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Antonio VIVALDI (1678-1741)
The Four Seasons, concertos for violin, strings and basso continuo Op. 8: Nos. 1-4 (from Il cimento dell'armonia e dell'inventione) (1723) [40:14]
Wolfgang Amadeus MOZART (1756-1791)
Violin Concerto No. 5 in A major, K218 (1775) [28:24]
Henryk Szeryng (violin/conductor)
Südwestdeutsches Kammerorchester Pforzheim
rec. 7 December 1969, Stuttgart Liederhalle Beethoven-Saal
SWR MUSIC SWR19041CD [68:49]

The coupling of Vivaldi-and-Mozart is not unique in Szeryng’s discography of live performances. On BBC Legends BBCL 4210-2 (see review) the Mozart concerto, however, was the G major whilst here it’s the A major. This German brace was broadcast just over two years before the ECO and both were self-directed.

There are few differences between the two Vivaldi performances, interpretatively speaking, but the SWR tapes are brighter, clearer and more detailed than the BBC. There’s the same refinement and elegance, the same approach to tempi and tempo relationships, similar rubati and a familiarly smooth legato. Spring’s canine sounds decidedly muzzled, if not quite unconscious. Autumn is becalmed, rhythms stretched, its finale somewhat stodgy-sounding, as was indeed the case in 1972 though Szeryng works well with the uncredited leader of the Südwestdeutsches Kammerorchester Pforzheim. Naturally he doesn’t embellish the Largo of Winter, preferring the then standard approach of lyric purity. All these observations apply to the studio recording Szeryng left of the work.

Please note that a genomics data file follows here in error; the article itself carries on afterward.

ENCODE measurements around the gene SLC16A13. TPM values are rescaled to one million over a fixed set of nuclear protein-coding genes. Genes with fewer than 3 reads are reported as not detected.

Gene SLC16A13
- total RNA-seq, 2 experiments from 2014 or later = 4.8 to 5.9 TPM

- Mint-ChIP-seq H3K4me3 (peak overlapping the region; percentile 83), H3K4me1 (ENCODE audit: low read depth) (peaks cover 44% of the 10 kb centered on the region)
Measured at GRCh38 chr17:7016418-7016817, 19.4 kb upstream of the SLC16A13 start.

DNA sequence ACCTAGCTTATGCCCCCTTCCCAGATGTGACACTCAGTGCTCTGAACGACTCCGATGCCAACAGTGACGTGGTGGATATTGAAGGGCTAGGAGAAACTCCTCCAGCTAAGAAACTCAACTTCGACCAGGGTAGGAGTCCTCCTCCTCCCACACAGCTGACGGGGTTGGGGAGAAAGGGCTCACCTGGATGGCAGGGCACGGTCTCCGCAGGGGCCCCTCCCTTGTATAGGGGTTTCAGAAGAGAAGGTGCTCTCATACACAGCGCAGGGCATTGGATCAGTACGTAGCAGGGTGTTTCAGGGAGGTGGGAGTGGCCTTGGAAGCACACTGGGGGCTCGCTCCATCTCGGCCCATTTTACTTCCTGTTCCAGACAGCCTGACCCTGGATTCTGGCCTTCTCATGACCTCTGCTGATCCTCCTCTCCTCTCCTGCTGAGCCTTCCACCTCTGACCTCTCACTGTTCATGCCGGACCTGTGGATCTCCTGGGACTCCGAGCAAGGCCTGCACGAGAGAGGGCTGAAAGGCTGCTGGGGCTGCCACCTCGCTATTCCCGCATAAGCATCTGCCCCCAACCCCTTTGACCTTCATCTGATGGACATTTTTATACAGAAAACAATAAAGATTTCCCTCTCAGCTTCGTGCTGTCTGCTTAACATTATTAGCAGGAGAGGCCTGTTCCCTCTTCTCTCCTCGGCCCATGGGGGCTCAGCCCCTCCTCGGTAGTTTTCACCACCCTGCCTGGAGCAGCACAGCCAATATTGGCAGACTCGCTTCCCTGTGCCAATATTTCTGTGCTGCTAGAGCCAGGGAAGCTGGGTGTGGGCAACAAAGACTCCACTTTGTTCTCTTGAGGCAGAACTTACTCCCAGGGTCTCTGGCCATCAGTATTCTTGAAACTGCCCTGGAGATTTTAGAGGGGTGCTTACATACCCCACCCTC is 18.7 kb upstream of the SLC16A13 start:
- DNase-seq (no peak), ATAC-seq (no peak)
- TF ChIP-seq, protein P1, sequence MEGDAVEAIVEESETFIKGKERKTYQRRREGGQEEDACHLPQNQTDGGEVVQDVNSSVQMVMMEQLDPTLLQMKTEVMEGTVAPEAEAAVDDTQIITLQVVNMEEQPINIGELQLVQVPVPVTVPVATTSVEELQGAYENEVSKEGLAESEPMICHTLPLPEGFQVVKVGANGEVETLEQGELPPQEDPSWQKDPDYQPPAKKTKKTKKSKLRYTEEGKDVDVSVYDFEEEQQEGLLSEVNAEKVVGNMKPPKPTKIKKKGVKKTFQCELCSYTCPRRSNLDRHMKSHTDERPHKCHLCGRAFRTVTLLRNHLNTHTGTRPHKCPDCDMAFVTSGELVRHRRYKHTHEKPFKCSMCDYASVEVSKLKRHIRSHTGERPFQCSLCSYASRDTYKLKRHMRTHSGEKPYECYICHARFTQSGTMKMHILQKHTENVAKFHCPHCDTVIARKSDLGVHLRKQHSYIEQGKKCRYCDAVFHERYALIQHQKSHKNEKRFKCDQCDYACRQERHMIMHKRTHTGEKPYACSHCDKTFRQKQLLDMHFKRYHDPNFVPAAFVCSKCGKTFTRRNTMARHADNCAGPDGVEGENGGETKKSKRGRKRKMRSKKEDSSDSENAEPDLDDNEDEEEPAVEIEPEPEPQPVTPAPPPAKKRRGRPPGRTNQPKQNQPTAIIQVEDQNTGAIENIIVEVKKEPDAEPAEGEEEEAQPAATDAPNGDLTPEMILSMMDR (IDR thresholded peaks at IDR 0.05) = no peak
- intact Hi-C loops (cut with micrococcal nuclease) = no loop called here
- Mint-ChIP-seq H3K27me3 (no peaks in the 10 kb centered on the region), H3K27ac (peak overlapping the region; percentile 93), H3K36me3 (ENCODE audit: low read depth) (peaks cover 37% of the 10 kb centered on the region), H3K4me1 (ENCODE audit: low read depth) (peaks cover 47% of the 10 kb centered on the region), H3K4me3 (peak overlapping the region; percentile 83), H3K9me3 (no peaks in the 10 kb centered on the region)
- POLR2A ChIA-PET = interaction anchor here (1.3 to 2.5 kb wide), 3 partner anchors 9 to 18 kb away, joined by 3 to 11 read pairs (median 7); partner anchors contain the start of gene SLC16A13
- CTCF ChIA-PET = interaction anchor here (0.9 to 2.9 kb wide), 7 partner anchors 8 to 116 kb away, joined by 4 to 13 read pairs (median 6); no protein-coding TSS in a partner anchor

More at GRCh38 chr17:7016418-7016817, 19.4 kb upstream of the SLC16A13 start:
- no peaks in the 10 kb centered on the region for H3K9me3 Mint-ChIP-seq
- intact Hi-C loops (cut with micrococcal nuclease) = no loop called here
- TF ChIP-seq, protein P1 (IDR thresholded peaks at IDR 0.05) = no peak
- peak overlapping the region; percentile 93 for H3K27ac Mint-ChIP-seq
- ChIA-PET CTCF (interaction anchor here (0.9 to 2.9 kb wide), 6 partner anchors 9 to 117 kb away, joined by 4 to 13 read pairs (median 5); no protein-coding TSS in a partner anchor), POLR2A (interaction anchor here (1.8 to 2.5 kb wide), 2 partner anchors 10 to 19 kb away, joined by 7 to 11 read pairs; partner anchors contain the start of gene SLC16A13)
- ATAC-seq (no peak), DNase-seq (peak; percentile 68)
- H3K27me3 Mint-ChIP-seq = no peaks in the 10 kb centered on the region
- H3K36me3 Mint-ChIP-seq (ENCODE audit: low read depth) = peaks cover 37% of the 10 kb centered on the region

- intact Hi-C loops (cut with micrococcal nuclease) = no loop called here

His recording of the Mozart concerto cycle with Alexander Gibson and the New Philharmonia has been augmented by the occasional live traversal, as in the case of the G major in the BBC disc. Though he was perhaps less individual a Mozartian than other great exponents at the time, such as Grumiaux and Goldberg, for instance, his playing here is characteristically pristine, his portamenti remaining discreet and tastefully applied. His phrasing is beautifully calibrated at all times, and he is thoughtfully introspective in the slow movement and correspondingly airy in the finale. Neither the wit nor the Janissary elements are overdone; the feeling throughout is one of things being decorously apt. Once again, the clarity of the original SWR tapes is a real help.

Szeryng played the Four Seasons rather often in the period between 1969 and 1972 or so and he was not an artist radically to rethink his approach in so short a period of time. His Mozart is always worth hearing and it’s a real advantage to find such good sound quality as one finds in this fine restoration.

Jonathan Woolf



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